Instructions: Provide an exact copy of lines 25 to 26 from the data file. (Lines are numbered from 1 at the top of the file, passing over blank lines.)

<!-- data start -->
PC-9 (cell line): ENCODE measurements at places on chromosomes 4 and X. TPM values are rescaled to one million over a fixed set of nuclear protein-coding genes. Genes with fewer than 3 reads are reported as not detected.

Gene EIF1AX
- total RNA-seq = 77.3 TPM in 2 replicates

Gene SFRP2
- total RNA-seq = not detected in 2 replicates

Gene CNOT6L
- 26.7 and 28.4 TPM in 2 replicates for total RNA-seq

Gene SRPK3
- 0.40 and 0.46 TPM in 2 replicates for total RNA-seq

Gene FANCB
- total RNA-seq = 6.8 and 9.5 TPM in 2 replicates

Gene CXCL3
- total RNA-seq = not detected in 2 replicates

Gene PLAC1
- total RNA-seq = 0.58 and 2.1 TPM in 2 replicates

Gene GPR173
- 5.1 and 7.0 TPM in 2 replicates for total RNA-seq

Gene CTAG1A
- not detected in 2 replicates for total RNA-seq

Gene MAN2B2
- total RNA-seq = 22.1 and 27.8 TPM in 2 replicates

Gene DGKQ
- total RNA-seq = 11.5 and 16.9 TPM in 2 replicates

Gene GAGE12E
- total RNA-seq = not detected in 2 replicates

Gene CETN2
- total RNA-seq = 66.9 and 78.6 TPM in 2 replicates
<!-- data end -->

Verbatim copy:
- total RNA-seq = not detected in 2 replicates

Gene CETN2